Opinion: Good Things

by | Sep 6, 2022

Above: Aly Kazmier, Dennis Smith, Salley Gibney, Bob Houghtaling and Bree Knight. The students are members of the EGHS “Be Smart” program. Submitted photo

It’s said good things come in 3s and that’s been true here in East Greenwich 

By Salley Gibney

As a relative newcomer to East Greenwich, I feel very grateful to have landed here. Having arrived during COVID, it was difficult at first to get to know people. But, three special things helped me feel at home.

First was East Greenwich News, which has been most helpful for me to get to know what is going on in our community.

Pony-person connection. Submitted photo

Second was Faith Hill Farm. I somehow found my way to Pamela Steere Maloof and Faith Hill Farm, a place for all people to connect, belong and grow. Not only was I able to get back on a horse after 50 years, I also learned about the Equine Therapy Program that gives children, teenagers and adults tools they need to overcome their struggles by working with horses large and small. Children and youths from our community, from St. Mary’s Home, hospice participants, and first responders benefit from this program.  

You can get a sense of what goes on at Faith Hill Farm when Pam Maloof and her staff host the Making Hay 111 Working Together Event on Sept. 15 at 6 p.m. with Bob Houghtaling and his crew of experts, who will be discussing mental health and substance abuse concerns. Check it out and see how you can get involved.

Which brings me to the third good thing, and that was meeting Bob Houghtaling, drug and substance abuse coordinator for East Greenwich. Recently, I had the opportunity to interview Bob and East Greenwich High School students Bree Knight, Aly Kazmier and Dennis Smith on my PEG-RI TV Show, Caring Connections. Bree, Aly and Dennis are facilitating the “Be Smart” program for third, fourth and fifth graders in the East Greenwich elementary schools. To say that I was impressed would be an understatement. As a “Grammy,” I was humbled by these three young adults. We have so much to learn from them. Their understanding, caring, openness and honesty blew me away. Bob Houghtaling is doing an outstanding job with our youth especially during these very challenging times following COVID. I strongly recommend that our parents, educators, school board members, town officials and everyone watch a video of this show.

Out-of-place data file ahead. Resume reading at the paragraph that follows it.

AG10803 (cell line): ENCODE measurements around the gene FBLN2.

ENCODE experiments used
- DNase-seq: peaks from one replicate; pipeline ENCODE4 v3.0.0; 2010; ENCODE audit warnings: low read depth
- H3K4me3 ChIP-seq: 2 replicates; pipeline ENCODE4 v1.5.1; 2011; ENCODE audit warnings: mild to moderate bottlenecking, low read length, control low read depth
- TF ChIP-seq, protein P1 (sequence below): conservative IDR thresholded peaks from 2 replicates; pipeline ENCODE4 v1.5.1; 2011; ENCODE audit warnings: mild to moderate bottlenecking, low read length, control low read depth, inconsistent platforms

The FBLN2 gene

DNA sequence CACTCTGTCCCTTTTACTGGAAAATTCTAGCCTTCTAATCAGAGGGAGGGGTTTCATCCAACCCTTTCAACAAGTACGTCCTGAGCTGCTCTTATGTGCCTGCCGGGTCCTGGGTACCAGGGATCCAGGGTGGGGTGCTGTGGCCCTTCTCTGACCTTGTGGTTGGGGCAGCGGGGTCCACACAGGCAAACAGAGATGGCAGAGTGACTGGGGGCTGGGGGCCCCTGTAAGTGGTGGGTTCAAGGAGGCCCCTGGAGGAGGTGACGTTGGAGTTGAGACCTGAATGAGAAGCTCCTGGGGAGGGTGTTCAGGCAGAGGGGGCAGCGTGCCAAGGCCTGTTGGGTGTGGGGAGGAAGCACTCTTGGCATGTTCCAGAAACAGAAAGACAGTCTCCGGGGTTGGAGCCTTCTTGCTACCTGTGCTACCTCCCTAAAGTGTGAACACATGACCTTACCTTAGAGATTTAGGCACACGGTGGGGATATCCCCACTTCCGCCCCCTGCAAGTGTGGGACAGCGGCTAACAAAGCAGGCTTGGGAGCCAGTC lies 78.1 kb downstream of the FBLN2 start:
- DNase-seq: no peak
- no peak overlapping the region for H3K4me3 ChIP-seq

Caring Connections at PEG-RI Public Access TV is aired in Kent County on Cox Channel 18 and Verizon Channel 31 on Mondays at 8 p.m., Tuesdays at 11 a.m. and Saturdays at 8:30 p.m. The episode about equine therapy is being aired in September; “Youth Connecting with Each Other” will air in October. They will soon be available on YouTube. 

Participants in the Caring Connections Equine Therapy Show: Marsha Ireland, grief counselor for Hope Health Hospice; Tracine Boisvert, outpatient clinical support at St. Mary’s Home for Children; Dawn Giroux, program coordinator, Equine Therapy program; PEG-RI host Salley Gibney; Pam Steere Maloof, owner of Faith Hill Farm; and PEG-RI editor Christine Franceschini. Submitted photo

Ponies Cookie and Teddy at home at Faith Hill Farm.

Salley Gibney is a mother, “Grammy,” retired RN, community volunteer and host of a cable TV Show in Manchester, Vt., and here in Providence, R.I. Check out www.thecaringcoins.com.

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